Tracheobronchial Ruptures due to Cuffed Carlens Tubes

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Tracheobronchial Ruptures due to Cuffed Carlens Tubes Natalino Guernelli, M.D., Romano B. Bragaglia, M.D., Antonio Briccoli, M.D., Mario Mastrorilli, M.D., and Roberto Vecchi, M.D. ABSTRACT At our institution in the past 22 years, more than 3,000 patients have undergone chest procedures, and 2,700 of them were intubated with a cuffed Carlens endotracheal tube. In this paper we report on 5 patients with tracheobronchial ruptures caused by intubation with these tubes. We believe this hazard should be brought to the attention of physicians.

Tracheobronchial ruptures are rare complications of intubation with cuffed Carlens endotracheal tubes. Reference in the literature to these ruptures is scanty [l-41. This is probably because they have not been described or diagnosed very often, although some unexplainable, inexhaustible pneumothoraces discovered in the immediate postoperative period could be due to this lesion. In our institute, more than 3,000 patients underwent a chest procedure during the period 1956 to 1978, and in about 2,700 of them, a Carlens tube was used. We observed tracheobronchial ruptures in 5 patients. Two were undergoing operation for bronchial adenoma, 1 for lung cancer, 1 for chronic empyema, and 1 for cancer of the lower thoracic esophagus. The most common site of rupture was the distal portion of the trachea and left main bronchus in the pars membranacea or at its junction with the pars cartilaginea. In this report we discuss briefly the causes of these lesions, their diagnosis and treatment, and, above all, the best ways to prevent their occurrence. Tracheobronchial ruptures are complications that result from measures such as using an inadequate tube size, malpositioning the tip of the tube, or insufflating the balloon From the Clinica Chirurgica, University of Bologna, Bologna, Italy. Accepted for publication Nov 3, 1978. Address reprint requests to Dr. Bragaglia, Clinica Chirurgica, University of Bologna, Bologna, Italy.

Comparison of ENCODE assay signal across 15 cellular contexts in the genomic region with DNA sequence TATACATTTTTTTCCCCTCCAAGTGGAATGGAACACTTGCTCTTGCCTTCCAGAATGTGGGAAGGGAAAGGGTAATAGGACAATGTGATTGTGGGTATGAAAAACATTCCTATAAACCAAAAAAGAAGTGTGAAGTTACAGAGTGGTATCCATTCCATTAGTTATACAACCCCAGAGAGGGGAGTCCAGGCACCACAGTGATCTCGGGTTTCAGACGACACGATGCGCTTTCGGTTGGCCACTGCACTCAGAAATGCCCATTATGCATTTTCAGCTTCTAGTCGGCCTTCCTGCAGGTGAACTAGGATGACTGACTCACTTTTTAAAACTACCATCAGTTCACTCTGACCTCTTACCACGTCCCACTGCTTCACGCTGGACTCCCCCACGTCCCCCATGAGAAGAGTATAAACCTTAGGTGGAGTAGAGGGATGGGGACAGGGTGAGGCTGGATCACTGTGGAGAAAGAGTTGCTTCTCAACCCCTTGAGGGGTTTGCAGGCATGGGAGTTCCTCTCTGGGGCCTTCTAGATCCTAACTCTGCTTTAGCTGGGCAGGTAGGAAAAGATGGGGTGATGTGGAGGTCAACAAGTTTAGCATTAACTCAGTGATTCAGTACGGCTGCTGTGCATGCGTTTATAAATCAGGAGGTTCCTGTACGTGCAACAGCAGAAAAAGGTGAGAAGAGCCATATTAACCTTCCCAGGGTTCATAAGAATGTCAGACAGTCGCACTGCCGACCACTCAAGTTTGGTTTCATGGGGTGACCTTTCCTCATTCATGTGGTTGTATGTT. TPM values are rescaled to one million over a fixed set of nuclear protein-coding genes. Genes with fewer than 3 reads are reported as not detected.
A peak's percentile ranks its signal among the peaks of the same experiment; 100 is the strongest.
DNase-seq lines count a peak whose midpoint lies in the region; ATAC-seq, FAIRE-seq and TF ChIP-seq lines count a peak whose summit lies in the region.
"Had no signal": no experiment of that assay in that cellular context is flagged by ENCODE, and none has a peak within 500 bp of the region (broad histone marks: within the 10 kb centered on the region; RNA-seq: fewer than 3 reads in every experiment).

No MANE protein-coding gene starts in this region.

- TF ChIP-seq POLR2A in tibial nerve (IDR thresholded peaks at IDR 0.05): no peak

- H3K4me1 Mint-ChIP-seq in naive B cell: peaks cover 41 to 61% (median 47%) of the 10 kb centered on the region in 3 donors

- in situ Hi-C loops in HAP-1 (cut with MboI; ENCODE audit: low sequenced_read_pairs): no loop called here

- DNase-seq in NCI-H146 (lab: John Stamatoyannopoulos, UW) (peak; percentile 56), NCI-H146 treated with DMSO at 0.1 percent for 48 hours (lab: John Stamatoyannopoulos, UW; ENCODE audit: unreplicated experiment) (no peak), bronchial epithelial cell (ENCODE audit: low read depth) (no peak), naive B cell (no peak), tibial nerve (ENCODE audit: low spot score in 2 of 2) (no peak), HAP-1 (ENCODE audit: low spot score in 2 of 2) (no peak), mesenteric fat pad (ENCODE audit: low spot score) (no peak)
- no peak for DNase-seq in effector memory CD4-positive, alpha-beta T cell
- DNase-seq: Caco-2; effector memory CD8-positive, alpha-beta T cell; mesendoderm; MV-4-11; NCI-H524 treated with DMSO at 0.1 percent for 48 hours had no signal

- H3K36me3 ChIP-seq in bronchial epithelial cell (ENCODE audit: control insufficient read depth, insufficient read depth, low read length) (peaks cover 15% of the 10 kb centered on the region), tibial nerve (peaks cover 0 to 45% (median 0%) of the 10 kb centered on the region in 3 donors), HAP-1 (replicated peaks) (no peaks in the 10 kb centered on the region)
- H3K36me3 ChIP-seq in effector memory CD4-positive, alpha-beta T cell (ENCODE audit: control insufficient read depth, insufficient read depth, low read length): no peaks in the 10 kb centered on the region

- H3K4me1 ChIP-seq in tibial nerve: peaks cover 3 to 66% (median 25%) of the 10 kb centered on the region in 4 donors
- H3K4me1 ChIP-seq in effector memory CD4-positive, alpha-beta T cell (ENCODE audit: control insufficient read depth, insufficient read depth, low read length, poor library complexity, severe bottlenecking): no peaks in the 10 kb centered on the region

too rapidly, which does not allow for adaptation of the tracheobronchial wall. These and other harsh maneuvers are all the more dangerous in the presence of tracheomalacia. Tracheobronchial lesions can be diagnosed during operation, as in 3 of our patients, or in the immediate postoperative period. Intraoperative diagnosis is made by careful inspection of the mediastinum when sudden insufficient ventilation is detected or when steps such as hemostasis or lymphadenectomy are performed in patients with cancer. Postoperative diagnosis usually is done by bronchoscopy, which is indicated whenever there is a serious persistent pneumothorax. Surgical treatment consists of closing the lesion with interrupted sutures while keeping in mind the basics of tracheal operation. The Table summarizes the history of the 5 patients reported on here. Patient 1 A 57-year-old man came to our outpatient clinic after experiencing dysphagia for a month. After a roentgenographic series was made and after endoscopy was performed and biopsy specimens were studied, the diagnosis of carcinoma of the lower thoracic esophagus was made. The patient was intubated with a Carlens tube to exclude the left lung. The tumor was approached through a left thoracotomy and laparotomy. A total gastrectomy with resection of 7 cm of esophagus was performed, and the procedure ended with an esophagojejunoduodenoplasty. The immediate postoperative period was complicated by intense dyspnea. Blood gas analysis revealed the following values: Po,, 71 mm Hg; 0, saturation, 80%; Pco2, 70 mm Hg; pH, 7.21; base excess, -7 mEqlL. A chest roentgenogram showed that the right lung was collapsed; the right chest was immediately drained and a waterseal was applied. Since the pneumothorax seemed inexhaustible,